Hi, my name is Steven Ghoussain, and I do Data Science by profession. On a Tinder date, that means I turn data into dollars. In the boardroom, that means I combine business acumen, databases, statistics, machine learning and software engineering into a value proposition for the business. I am from London, and I have lived there for 24 years. I lived in Cambridge for three years while I studied my Computer Science BSc. Once I graduated, I relocated to a town called Northwich in Cheshire for my job.

All of my intellectual passions converge towards Data Science. I am an obsessive pattern hunter, and I pay meticulous attention to detail. I like to think rigorously and analytically, and I enjoy writing software that will bring my ideas into life. It helps that I have studied for two degrees in Mathematics and Computer Science.

Beyond the numbers and data, I am an endurance athlete. I train as often as I can, and I vary the sports I train in between indoor rowing, indoor cycling, running and hiking in my local area. For example, in preparation for scaling three of the highest peaks in the Cordillera Real in the Bolivian Andes in 2017, I took a high-resistance Spin class at my local gym after work every day for one month to prime my mind set as well as to develop my legs. Every year, I work towards new mountaineering adventures to keep myself motivated. Mental endurance is also part and parcel of the job. For this, I have been playing chess since I could use a computer, and my favourite style is online Blitz Chess.

I am a kinetic learner so I feel most productive when I am physically active. I started by hiking through urban jungles like London. In college, I started Indoor Rowing and realised that I had a talent for endurance when I won a National Gold medal with the relay team in 2007.

I started to build my running endurance over long distances at the nearby public athletics track in London in my spare time. After exhausting long-distance trails at nearby National parks like the South Downs, I began turning my holidays into long-distance adventures. For example, I ran a cheeky half marathon around the island of Spetses while on holiday with my friend in Greece in 2009.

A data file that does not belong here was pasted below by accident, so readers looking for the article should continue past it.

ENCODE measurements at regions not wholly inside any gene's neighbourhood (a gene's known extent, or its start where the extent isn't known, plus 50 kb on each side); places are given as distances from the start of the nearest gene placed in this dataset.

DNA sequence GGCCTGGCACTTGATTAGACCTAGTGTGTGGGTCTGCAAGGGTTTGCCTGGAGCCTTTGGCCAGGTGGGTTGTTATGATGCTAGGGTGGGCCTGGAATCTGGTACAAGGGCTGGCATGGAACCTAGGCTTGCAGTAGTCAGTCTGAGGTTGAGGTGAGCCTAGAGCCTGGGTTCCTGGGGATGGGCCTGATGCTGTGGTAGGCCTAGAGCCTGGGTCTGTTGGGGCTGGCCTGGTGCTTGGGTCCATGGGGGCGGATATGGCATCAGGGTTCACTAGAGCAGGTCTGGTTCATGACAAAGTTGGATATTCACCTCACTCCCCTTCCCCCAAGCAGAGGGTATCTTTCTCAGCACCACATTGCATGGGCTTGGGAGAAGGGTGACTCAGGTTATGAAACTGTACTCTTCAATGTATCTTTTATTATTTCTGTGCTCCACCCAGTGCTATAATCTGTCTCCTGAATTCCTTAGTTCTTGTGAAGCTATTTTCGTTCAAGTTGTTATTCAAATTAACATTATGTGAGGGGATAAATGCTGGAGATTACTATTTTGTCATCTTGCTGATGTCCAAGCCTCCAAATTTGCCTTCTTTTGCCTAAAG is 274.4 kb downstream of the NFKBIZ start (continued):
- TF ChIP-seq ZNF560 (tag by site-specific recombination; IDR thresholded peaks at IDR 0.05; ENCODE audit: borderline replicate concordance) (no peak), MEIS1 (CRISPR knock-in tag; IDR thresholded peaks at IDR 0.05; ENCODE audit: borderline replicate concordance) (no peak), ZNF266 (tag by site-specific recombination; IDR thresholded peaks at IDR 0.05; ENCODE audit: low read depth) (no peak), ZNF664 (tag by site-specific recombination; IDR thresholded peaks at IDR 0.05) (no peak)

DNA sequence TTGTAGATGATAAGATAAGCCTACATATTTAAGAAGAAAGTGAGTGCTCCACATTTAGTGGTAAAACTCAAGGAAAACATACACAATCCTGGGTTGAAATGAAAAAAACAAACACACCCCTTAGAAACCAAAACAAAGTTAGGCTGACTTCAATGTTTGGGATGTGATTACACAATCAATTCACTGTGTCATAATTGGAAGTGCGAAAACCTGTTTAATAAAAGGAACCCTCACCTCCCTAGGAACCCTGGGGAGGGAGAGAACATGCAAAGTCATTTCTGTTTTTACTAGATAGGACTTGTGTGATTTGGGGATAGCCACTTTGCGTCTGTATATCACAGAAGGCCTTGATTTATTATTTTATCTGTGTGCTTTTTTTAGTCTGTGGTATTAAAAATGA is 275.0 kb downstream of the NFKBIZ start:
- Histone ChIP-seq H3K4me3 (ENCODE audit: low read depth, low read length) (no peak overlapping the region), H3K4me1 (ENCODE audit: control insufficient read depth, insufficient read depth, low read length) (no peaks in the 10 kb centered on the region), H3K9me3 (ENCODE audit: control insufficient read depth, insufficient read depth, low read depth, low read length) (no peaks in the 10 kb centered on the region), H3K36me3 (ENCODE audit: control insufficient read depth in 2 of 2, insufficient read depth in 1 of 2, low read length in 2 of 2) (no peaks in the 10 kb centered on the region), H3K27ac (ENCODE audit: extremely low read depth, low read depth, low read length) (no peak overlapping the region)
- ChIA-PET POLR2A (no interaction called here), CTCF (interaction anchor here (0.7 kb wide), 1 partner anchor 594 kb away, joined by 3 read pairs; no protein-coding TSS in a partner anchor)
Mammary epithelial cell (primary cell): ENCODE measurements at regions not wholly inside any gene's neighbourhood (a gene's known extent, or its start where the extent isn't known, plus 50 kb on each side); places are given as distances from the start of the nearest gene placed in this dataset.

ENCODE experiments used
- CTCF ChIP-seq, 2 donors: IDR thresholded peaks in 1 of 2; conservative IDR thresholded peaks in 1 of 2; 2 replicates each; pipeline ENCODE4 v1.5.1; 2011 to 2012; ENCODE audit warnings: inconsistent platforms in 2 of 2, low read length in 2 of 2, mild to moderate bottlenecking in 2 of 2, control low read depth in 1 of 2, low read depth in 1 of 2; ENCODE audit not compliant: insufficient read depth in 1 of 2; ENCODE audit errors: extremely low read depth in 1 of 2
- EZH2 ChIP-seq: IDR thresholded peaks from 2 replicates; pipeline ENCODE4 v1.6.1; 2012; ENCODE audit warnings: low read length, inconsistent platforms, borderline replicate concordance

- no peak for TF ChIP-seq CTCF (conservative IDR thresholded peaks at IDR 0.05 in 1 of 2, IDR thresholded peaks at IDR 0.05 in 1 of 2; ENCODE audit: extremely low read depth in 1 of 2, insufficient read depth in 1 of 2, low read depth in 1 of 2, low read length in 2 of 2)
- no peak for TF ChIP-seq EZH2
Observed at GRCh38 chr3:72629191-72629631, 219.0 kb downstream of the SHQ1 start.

I started mountaineering because I wanted to develop my endurance in more extreme environments, as well as experience more of the world. My interest in mountaineering kicked off when my friend and I went on a day trip to Bukhansan National Park, just north of Seoul in South Korea in 2015. We had to “gamify” our hike all the way up to the top of a mountain because the physical struggle was not a myth. Nevertheless, that experience really encouraged me to rip up my psychological barriers.

Mountaineering now informs my lifestyle and my values. This changes the way that I make decisions on a day-to-day basis. For example, I carry a minimalist mind set as well as a profound respect for the environment. I learned this first-hand when I mountaineered 400km across the Austrian Alps in 10 days in 2016. Consequently, I consider the weight, surface area, material and reusability of my material possessions because I value lightweight, compact, economical and renewable tools.

Mountaineering also shapes my personality. My patience converges to zero, and my tolerance diverges to infinity over time. I develop tenacity, resilience, self-reliance and my impersonation of Obama when no one is within earshot. The endless scree slopes up Mount Toubkal in the Atlas Mountains taught me to value the simple things in life, like a Roman road.

Mountaineering is also a lot of fun. Sky running on Mount Teide in Tenerife is breath taking. The views are not bad either: snow on volcanic rock set against the seamless backdrop of an azure sea and sky. Knife-edge ridges in Japan and sheer death drops either side of my nose are surprisingly hilarious after the moment, too.

Endurance sport is a great outlet for me because I grow by continuously pushing my limits. My lifestyle has become more consistent because I need to eat, sleep and train with more discipline. Enduring uncertainty and the absence of complete information in the outdoors has also forced me to develop an emotional and psychological budget. For example, the contour climb up Lo Corrunco in the Spanish Pyrenees became an exercise in resilience with every false peak that I encountered. Other times, I have had to endure adverse climates including sweltering heat, humidity, and blizzards at altitude that make for seemingly insurmountable circumstances. Although I am not completely in control when I am outdoors in a dynamic environment, I still enjoy the uncertainty of what lies ahead because another door opens whenever one door closes.

The long-term goal is always a mountaineering adventure. If I am running or hiking, then my short-term goal is to improve or maintain a consistent time. If I am doing resistance training, then my short-term goal is to increase the number of reps per set or to increase the number of sets. If I am doing Pilates, then my goal is to increase the duration that I can hold a position or to learn new movements. If you compete against yourself, you will always find ways to succeed.

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